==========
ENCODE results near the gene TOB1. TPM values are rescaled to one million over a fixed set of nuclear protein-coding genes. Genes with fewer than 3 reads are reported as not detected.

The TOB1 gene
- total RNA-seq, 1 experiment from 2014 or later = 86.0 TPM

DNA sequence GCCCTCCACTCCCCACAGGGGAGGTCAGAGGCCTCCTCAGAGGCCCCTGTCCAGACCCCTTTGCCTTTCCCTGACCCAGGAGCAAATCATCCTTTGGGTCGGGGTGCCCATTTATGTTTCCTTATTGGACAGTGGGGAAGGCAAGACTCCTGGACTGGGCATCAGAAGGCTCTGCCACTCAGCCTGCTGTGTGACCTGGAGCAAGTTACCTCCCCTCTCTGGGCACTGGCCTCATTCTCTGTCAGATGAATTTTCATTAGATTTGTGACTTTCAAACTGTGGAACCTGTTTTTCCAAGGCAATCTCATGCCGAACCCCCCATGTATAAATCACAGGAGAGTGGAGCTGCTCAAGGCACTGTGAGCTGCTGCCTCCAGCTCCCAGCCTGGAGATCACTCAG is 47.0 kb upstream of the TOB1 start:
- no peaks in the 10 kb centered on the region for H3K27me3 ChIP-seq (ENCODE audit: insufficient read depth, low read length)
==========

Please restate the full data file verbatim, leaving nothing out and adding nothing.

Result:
ENCODE results near the gene TOB1. TPM values are rescaled to one million over a fixed set of nuclear protein-coding genes. Genes with fewer than 3 reads are reported as not detected.

The TOB1 gene
- total RNA-seq, 1 experiment from 2014 or later = 86.0 TPM

DNA sequence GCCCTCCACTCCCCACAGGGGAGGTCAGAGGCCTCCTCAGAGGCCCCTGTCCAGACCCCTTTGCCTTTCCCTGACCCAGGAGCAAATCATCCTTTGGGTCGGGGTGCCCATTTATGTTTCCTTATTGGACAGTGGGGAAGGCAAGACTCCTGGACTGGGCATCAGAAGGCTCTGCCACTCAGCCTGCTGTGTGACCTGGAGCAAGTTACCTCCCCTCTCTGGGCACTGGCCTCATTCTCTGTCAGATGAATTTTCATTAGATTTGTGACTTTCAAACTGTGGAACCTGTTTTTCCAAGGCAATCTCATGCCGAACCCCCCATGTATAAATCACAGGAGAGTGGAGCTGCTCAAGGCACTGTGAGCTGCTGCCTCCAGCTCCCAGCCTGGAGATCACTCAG is 47.0 kb upstream of the TOB1 start:
- no peaks in the 10 kb centered on the region for H3K27me3 ChIP-seq (ENCODE audit: insufficient read depth, low read length)